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Keep an eye out for these albums this fall

By ALEX HUROWITZ | September 18, 2014

There are a lot of new albums coming out in the next few weeks, so read on to get the low down on the big ones.

Aphex Twin - Syro (9/17) -The most influential figure within contemporary electronic music, Richard D. James, is back as Aphex Twin with his first studio album in thirteen years since 2001’s Drukqs. Syro will be the sixth album James has released under the Aphex Twin pseudonym in addition to the numerous other releases James has composed under a variety of different names. The publicity for this album is incredibly high considering the time between releases and just the sheer volume and quality of James’s discography.

The album artwork shows all the costs that went into making each song as well as how much money went into advertising for the album, the design of the album art itself, the materials used to make the album, the gear list (he uses over a 100 pieces of musical equipment), etc. The only single released so far has been the lead single, “minipops 67 [102.2],” an energetic acid funk affair that is similar to the catchiness of earlier Aphex Twin’s material, especially the 1999 hit “Windowlicker.”

SBTRKT – Wonder Where We Land (9/22) – 2011 was a huge year for SBTRKT with his critically acclaimed self-titled debut album. While the song “Wildfire (feat. Little Dragon)” got everyone hooked, the album as a whole was one of the best electronic albums to come out that year. His recent release of the Transitions EP series demonstrated SBTRKT’s signature sound while demonstrating more of a hip hop influence. Four songs have been released so far before the release, including “New Dorp. New York (feat. Ezra Koenig)” and “Temporary View. ”

Each track displays a different side of SBTRKT’s production ability. “New Dorp. New York” features a musical backing and vocalization that is heavily influenced by early LCD Soundsystem and material from the electronic label Death From Above. Meanwhile, “Temporary View” showcases the vocals from frequent SBTRKT collaborator, Sampha (a talented vocalist and producer in his own right), with one of the instrumentals from the Transitions EP series (“Resolute”).

Caribou – Our Love (10/7) – It has been four years since Caribou’s last album, Swim, which featured the rather popular track “Odessa” and was placed on many music periodicals’ year end lists. Since then, Dan Snaith (who records under Caribou), has been building up on his repertoire as a DJ, releasing an album, Jialong, back in 2012 under the alias Daphne, containing material that displayed tracks guided more by techno and early Chicago house.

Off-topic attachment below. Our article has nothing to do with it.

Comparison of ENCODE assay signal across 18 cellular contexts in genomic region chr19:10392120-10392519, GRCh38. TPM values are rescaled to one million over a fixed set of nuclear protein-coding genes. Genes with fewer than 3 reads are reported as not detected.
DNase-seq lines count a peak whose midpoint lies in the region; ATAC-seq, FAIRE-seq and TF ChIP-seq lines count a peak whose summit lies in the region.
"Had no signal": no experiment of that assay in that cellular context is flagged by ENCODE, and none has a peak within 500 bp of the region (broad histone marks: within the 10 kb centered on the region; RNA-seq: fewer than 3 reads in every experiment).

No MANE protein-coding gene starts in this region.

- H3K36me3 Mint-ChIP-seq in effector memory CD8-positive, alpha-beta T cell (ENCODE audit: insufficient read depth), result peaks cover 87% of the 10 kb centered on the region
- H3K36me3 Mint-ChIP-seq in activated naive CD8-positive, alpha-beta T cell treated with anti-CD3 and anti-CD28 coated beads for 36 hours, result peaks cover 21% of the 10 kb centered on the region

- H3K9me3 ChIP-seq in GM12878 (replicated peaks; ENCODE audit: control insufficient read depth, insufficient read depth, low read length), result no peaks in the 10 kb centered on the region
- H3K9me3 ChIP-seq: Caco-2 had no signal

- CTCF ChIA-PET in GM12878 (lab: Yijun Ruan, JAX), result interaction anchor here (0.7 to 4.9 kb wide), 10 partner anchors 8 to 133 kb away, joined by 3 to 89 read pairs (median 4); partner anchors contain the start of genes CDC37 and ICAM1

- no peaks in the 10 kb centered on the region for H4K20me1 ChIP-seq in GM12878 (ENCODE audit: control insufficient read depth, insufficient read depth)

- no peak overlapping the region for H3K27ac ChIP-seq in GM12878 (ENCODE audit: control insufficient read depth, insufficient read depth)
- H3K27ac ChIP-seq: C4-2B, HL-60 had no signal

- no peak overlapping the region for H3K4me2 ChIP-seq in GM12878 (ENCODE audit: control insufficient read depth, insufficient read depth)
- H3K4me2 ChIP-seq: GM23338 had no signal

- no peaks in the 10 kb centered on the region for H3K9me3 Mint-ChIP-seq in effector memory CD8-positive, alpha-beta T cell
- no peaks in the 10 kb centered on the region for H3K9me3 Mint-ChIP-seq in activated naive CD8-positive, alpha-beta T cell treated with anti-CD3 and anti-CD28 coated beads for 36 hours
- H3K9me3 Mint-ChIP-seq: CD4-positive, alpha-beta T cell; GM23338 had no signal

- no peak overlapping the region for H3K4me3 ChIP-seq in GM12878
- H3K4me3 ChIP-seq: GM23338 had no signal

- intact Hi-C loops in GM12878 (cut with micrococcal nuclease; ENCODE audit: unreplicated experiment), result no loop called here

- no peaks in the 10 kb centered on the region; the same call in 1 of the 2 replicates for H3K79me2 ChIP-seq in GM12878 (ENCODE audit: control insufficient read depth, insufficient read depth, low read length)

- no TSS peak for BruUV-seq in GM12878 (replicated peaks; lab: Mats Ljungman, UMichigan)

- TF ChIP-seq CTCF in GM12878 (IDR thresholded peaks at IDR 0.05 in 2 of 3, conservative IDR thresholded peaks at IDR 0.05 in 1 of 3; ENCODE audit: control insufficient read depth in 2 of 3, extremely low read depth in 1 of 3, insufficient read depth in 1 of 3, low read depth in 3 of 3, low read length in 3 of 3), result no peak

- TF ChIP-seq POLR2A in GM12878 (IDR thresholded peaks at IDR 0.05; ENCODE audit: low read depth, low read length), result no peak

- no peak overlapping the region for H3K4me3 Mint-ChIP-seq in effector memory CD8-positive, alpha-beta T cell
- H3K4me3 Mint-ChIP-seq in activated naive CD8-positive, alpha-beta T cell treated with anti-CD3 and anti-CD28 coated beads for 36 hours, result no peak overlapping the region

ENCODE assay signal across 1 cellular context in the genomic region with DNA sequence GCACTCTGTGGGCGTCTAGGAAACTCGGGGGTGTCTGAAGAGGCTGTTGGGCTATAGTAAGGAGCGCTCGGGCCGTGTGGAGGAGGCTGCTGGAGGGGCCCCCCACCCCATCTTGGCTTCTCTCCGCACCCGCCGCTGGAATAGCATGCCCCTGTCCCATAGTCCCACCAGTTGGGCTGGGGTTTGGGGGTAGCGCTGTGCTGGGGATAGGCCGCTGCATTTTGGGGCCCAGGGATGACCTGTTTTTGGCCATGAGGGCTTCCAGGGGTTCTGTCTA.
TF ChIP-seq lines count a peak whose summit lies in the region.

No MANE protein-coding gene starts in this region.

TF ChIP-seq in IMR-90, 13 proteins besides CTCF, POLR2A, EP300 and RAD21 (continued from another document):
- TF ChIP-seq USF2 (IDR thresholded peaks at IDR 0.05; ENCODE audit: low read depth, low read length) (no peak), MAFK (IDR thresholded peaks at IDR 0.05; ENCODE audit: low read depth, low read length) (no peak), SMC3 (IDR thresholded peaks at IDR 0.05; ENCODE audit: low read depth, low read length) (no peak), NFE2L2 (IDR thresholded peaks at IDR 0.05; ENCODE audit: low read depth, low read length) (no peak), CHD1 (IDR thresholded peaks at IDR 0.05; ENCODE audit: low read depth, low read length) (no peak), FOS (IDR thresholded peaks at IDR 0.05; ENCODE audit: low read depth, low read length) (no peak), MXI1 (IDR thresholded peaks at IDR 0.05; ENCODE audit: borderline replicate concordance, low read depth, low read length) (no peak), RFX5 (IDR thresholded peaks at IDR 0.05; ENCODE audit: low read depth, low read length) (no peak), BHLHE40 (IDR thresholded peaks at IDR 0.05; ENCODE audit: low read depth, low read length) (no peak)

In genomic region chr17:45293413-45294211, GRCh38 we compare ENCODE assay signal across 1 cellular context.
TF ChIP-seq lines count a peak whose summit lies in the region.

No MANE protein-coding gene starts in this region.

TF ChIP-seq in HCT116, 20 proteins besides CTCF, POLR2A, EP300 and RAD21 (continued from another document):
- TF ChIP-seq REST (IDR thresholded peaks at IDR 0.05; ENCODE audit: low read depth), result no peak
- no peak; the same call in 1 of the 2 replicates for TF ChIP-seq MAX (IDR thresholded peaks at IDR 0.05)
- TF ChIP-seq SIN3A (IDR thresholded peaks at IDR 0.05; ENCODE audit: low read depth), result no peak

The two singles released so far for Caribou’s fifth album, Our Love, (“Can’t Do Without You” and “Our Love”) feature the same psychedelic feel Caribou always uses, but with a larger presence of his house and electronic influences, especially with the end of the lead track “Our Love.” Only time will tell to see how Caribou develops the balance of psychedelic pop and electronic over the course of the new album.

Flying Lotus –You’re Dead! (10/7) – When the experimental electronic producer posted a picture on Instagram of him hanging out with frequent collaborator, Thundercat, a virtuoso bassist, and Herbie Hancock, one of the most innovative and celebrated jazz composers and pianists still around, one could see there was a lot going into Flying Lotus’ fifth album.

While he already has four albums under his belt that showcase a sound that has influenced a whole generation of beat makers, You’re Dead! looks to continue that trend. In addition to Herbie Hancock, this album also features Kendrick Lamar, Snoop Dogg, Flying Lotus’s rapping alter ego Captain Murphy and other recurring collaborators of the producer. The only single released for now, “Never Catch Me,” has Kendrick Lamar displaying the flow that helped get his debut album to become a classic over a frenetic Flying Lotus beat that is contained by Thundercat’s prodigal bass playing.

In interviews, Flying Lotus has spoken about how he was trying to attain more “prog vibes” with this album. If “Never Catch Me” is any inclination of these “vibes,” then this album is looking to show another case of the producer’s success with musical experimentation.

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